program to improve dental health in the states
    public schools.
  • operate in three to five counties identified as
    dental health professional shortage areas. The
    program will provide dental health education,
    screening, and treatment referral for public
    school students in kindergarten, third, seventh,
    and tenth grades or upon entry into a South
    Carolina school.
  • provide community oral health education and
    training
  • coordinate transportation and other non-clinical
    support to patients and their families
  • link dentists who provide Medicaid services or
    would provide free or reduced-cost care to
    children identified by the screening that do not
    have a dental home
  • help ensure that parents understand the
    importance of not missing appointments and the
    need for follow-up care
  • provide a connection people in local communities
    with the tools they need to improve oral health
  • NO FUNDING APPROPRIATED!

41
HRSA Oral Health Workforce Grant
  • Teledentistry feasibility study
  • N387 (21.5 response rate)
  • COHC Training Center
  • Community Water Fluoridation Advocacy
  • Rural Safety Net Expansion

42
Perfect Storm of Opportunity
1. Oral Health 2014 Planning Grant
Sustainability Workgroup
2. MIECHV Grant
3. HRSA Oral Health Workforce Grant
43
Oral Health 2014 DentaQuest Foundation
  • System-Level Goals
  • To increase the number of dentists who see
    children aged 0 to 3 years
  • To increase the number of physicians who apply
    fluoride varnish
  • To integrate community oral health coordination
    into the SC Maternal, Infant, and Early Childhood
    Home Visitation program
  • Increase the knowledge of early childhood oral
    health needs among the aforementioned providers
    using Smiles for Life
  • Increase the knowledge of COHC techniques among
    existing care coordinators in community systems,
    e.g. WIC, BabyNet, FQHCs etc.
  • Person-Level Goals
  • Increase in the number of children aged 0 to 3
    years with preventive dental services
  • Increase in the number of children receiving
    fluoride varnish from their medical home
  • Decrease in early childhood caries-related
    treatment
  • Increase parents perceived value of oral health
    services of children aged 0 to 3

44
How does DQF ask align with the SOHP?
PRECEDE-PROCEED
Organized in the Early Childhood Chapter
Parents, MDs, DMDs value oral health services
for 0-3
Improved appropriate use of preventive oral
health services
Parents engaged in care behaviors med/dental
interconnected
Safety Net Ed COHC Ctr Flu advocacy
DMD visit by 1 risk-based varnish received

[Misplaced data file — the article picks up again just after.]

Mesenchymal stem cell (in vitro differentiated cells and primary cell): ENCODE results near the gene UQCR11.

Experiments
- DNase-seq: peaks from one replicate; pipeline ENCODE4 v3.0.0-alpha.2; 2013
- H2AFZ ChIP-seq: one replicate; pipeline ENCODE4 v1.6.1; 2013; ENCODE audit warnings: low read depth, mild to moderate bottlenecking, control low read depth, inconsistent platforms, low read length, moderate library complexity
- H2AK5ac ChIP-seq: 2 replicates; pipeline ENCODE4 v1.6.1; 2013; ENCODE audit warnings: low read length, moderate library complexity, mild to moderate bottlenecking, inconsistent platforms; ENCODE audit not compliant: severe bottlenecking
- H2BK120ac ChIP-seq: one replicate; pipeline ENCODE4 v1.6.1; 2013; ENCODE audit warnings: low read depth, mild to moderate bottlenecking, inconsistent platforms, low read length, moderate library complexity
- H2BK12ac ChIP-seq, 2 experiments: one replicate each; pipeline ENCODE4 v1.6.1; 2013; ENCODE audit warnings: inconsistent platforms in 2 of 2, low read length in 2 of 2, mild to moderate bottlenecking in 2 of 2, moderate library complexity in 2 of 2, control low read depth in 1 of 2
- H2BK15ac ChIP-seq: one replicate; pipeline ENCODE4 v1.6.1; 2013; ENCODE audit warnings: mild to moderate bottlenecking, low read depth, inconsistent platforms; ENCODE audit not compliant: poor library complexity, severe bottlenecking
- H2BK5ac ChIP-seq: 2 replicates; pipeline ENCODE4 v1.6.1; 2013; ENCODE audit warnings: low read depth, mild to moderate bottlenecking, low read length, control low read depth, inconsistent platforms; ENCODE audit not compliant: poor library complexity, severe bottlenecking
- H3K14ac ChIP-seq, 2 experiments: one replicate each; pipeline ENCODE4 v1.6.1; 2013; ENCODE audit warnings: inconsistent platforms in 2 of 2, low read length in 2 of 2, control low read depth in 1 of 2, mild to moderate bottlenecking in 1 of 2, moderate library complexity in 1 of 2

Improved oral health for kids 0-3
Access to fluoridated water affordable, high
quality oral health services
Local fluoridation advocacy teams adequate care
capacity for 0-3
Engaged Stakeholder Collaboratives COHC through
MIECHV
45
How does our DQF ask align with Medicaid
priorities? Triple Aim Model
Source Berwick DM, Nolan TW, Whittington J.
The Triple Aim Care, Health, and Cost. Health
Aff. May 2008. 27(3)759-69.
  • Achievement of Triple Aim is contingent upon the
    following conditions
  • Focus on a specific population
  • Consistency in approach/care for the specified
    population
  • Use of an organization (an integrator) that
    accepts responsibility for all three aims for
    that population. Berwick et al states the
    integrators role includes at least five
    components
  • partnership with individuals and families,
  • redesign of primary care, (in our case, oral)
  • population health management,
  • financial management, and
  • macro system integration.
  • Improved population health
  • Reduction in early childhood caries
  • Improved care experience
  • DMD visit by age 1 with annual visits thereafter
  • Receipt of risk-based fluoride varnish
  • Decreased per capita costs
  • Increased overall savings to Medicaid due to
    increase in preventive service utilization

46
Unanticipated Benefit
  • Public Health Leadership Development
  • Martin obtains public oral health practice
    experience
  • Former DOH Director (Veschusio) obtains technical
    training by entering the HSPM DrPH program
  • We have trained 7 graduate students with DOH
    through public health practica and graduate
    assistantships.
  • Valeria Carlson (HPEB) works for CDC
  • Gerta Ayers (HSPM) works for DOH and is currently
    interim director

47
Summary Facilitators of Success
  • Deliberate (usually) delivers!
  • Theoretically-driven strategic plan
  • Mutually agreed upon guiding principles and
    expectations
  • Data-driven solutions
  • Leadership development

48
Contact information
  • Amy Brock Martin, Dr.P.H.
  • brocka_at_mailbox.sc.edu
  • SC Rural Health Research Center
  • 220 Stoneridge Drive, Suite 204
  • Columbia, SC 29201
  • 803-251-6317 (telephone)
  • http//rhr.sph.sc.edu